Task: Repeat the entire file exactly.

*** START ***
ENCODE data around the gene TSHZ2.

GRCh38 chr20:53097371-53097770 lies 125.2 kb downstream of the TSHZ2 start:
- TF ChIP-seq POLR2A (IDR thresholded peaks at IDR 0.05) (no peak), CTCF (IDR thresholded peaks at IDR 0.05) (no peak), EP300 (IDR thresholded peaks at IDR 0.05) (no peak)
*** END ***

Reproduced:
ENCODE data around the gene TSHZ2.

GRCh38 chr20:53097371-53097770 lies 125.2 kb downstream of the TSHZ2 start:
- TF ChIP-seq POLR2A (IDR thresholded peaks at IDR 0.05) (no peak), CTCF (IDR thresholded peaks at IDR 0.05) (no peak), EP300 (IDR thresholded peaks at IDR 0.05) (no peak)